In 2013, as a hospitalist, I attended the annual conference of the Society of Hospital Medicine. This meant traveling from my home base in Ohio to Washington, DC, the site of that year’s conference.
The second day was winding down. Colleagues, new friends and countless strangers were scurrying to their rooms to freshen up and get ready for a night out on the town, where they’d continue to mingle, share research and professional achievements and scout out career opportunities.
I had other plans, however. I’d called up my high-school pal Jamie and made plans to meet him and his wife, Melissa, for dinner. I was longing for a chance to relax and recharge, to enjoy some casual nonmedical conversation and reminisce about the good old days.
In fact, I was still reeling emotionally from the loss of my mother, who’d died seven years earlier, in 2006, after a nineteen-year battle with uterine cancer.
During her final years, I’d spent every moment outside of work caring for her, coordinating her medical appointments and helping my father, sister, brother and extended Macedonian family to understand the complexities of her illness and treatment options.
In order to care for my mother and extended family, I had sacrificed time that I would otherwise have spent with my wife and children. And since my mother’s death, my sense of pain, loss, grief and anger had only deepened.
The knowledge that our three children were growing up without a grandmother added to the pain. (My wife’s mother had passed away in 1997, shortly before my wife and I married.) When my mother died, our children were five, three and one; the day after the funeral, my wife and I learned that we were expecting our fourth child. Our joy was tinged with sadness that this was a grandchild my mother would never meet.
After Mama died, I turned to caring for my father—his ailments, his grief, his depression and struggling soul.
“Zoran, I can’t wait to die,” he’d confide in his thick Slavic accent. “To see your Mama again…to be with her again. I can’t live without her.”
I counseled him, comforted him and occasionally chastised him for ignoring the gifts he still had in this world—his two sons and daughter, his two daughters-in-law, his son-in-law and ten grandchildren, all of whom loved him and Mama.
During those years, I’d had struggles of my own. Two years after Mama died, I quit my private practice and joined a hospitalist group. I enjoyed my new seven-day-on/seven-day-off schedule—but once more found myself sacrificing time with my wife and children to care for my father.
With each day, I felt more urgently that I, too, needed help–an outlet, a respite. A relaxed dinner with Jamie and Melissa seemed like just what the doctor ordered.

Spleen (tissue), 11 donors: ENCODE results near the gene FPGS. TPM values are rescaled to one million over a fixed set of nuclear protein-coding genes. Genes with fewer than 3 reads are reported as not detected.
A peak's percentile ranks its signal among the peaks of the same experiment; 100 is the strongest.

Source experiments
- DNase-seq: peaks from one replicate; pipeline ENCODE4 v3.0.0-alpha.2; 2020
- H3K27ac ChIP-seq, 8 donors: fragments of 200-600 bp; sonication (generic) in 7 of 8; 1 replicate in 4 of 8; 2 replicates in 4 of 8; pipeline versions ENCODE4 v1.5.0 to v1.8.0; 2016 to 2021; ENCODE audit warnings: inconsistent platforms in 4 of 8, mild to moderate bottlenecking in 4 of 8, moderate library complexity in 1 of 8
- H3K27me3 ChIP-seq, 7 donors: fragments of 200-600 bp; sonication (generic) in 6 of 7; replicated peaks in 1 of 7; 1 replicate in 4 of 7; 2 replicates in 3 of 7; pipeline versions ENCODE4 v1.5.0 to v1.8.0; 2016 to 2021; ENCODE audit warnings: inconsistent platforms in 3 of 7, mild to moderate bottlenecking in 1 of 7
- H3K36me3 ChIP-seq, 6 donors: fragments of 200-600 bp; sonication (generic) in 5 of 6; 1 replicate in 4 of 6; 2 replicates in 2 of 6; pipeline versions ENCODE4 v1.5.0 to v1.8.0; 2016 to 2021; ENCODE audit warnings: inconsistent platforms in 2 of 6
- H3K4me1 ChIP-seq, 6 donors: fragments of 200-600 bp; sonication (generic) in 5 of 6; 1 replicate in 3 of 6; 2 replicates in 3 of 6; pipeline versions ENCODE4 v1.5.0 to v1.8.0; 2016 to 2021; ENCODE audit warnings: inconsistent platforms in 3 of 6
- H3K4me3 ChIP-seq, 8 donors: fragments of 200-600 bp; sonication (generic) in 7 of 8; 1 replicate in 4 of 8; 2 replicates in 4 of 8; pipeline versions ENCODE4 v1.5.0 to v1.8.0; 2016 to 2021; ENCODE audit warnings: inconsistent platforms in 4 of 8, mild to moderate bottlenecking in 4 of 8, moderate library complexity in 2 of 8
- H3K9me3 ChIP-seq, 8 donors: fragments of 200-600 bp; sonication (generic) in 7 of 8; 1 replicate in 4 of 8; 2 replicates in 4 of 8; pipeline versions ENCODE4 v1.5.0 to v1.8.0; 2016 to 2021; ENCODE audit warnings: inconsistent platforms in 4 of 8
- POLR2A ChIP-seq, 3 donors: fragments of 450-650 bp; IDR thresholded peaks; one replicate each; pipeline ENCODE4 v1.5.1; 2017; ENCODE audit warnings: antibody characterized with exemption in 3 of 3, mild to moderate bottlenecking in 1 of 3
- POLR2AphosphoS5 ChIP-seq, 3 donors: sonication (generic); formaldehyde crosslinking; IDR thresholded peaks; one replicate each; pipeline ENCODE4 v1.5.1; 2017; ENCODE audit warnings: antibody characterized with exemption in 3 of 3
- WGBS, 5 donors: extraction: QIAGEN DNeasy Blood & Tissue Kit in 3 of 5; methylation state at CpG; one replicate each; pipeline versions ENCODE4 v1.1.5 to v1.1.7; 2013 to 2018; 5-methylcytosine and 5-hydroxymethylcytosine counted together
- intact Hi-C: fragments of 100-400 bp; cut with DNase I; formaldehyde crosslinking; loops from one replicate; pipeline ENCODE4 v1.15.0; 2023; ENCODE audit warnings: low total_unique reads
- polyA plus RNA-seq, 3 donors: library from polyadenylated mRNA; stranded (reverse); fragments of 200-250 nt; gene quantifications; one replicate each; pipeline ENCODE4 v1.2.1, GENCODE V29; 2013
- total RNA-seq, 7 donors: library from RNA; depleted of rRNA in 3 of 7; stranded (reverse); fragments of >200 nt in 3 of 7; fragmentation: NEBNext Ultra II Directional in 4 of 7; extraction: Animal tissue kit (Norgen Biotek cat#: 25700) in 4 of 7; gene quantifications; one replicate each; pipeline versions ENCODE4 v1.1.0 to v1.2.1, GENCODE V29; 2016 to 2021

We met at a mom-and-pop Greek restaurant just outside DC and were greeted at the entrance by the family matriarch–a woman in her eighties who spoke broken English with a heavy Greek accent and whose warm smile reminded me of my mother’s.
Scanning the menu, I noticed many of the dishes Mama used to prepare. Then I spotted my favorite: moussaka. I had to have it!
Moving a bit arthritically, the matriarch slowly approached our table.
“Here we make the best Greek dishes and pastries in America,” she said proudly.
I chose not to argue the point, but told myself: Mama made the same dishes, and I’m sure they were better than these. And we’re not even Greek!
In the early 1960s, my parents emigrated from Macedonia, in the former Yugoslavia, to Lorain, Ohio. There my brother, sister and I were born in the late Sixties and early Seventies. My parents struggled to raise us, financially and culturally. They knew almost nothing of American culture and even less of the English language. Somehow, they made it work; they raised a wonderful family and created many great memories, including some my favorites—memories of my mother’s cooking and baking.
When we’d finished our entrées, the matriarch hobbled over and inquired about dessert.
“What do you have?” I asked.
“What do we have?!” she exclaimed. “Only the world’s best baklava! The best in the world!”
I paused for a moment to compose myself.
“I’m sorry,” I whispered, my voice cracking. “Only one person makes the world’s best baklava…my own mother. She died seven years ago. And there will never be a better baklava. I’m sorry.”
The woman hesitated, speechless. Then, in a soft, motherly tone, she whispered tenderly, “Then how about I bring you the world’s second-best baklava?”
I stared at her. Then I answered: “I will gladly try a piece of the world’s second-best baklava.”
Smiling, she turned and walked to the kitchen.
Later, as I was finishing dessert and savoring the last drop of Turkish coffee, the matriarch approached again.
“And so…how is the world’s second-best baklava? You like? Is okay?” she inquired, in tones of nervous affection.
Looking her in the eye, I fervently proclaimed, “Next to my mother’s baklava, it’s the best in the world!”
She started to cry, tentatively at first, then uncontrollably.
She hugged me. I hugged her. She kissed me three times on either cheek, as we do in our respective cultures.
“Thank you! Those are the nicest words anyone ever said about my baklava!” she said.
I thanked her and kissed her cheeks three times in return.
I was thanking her for her generous willingness to honor my mother’s memory. But I was also thanking her for something deeper than that. In truth, during our whole encounter, I had felt that it was my own mother reaching out, through this kindly matriarch, to embrace and comfort my aching soul.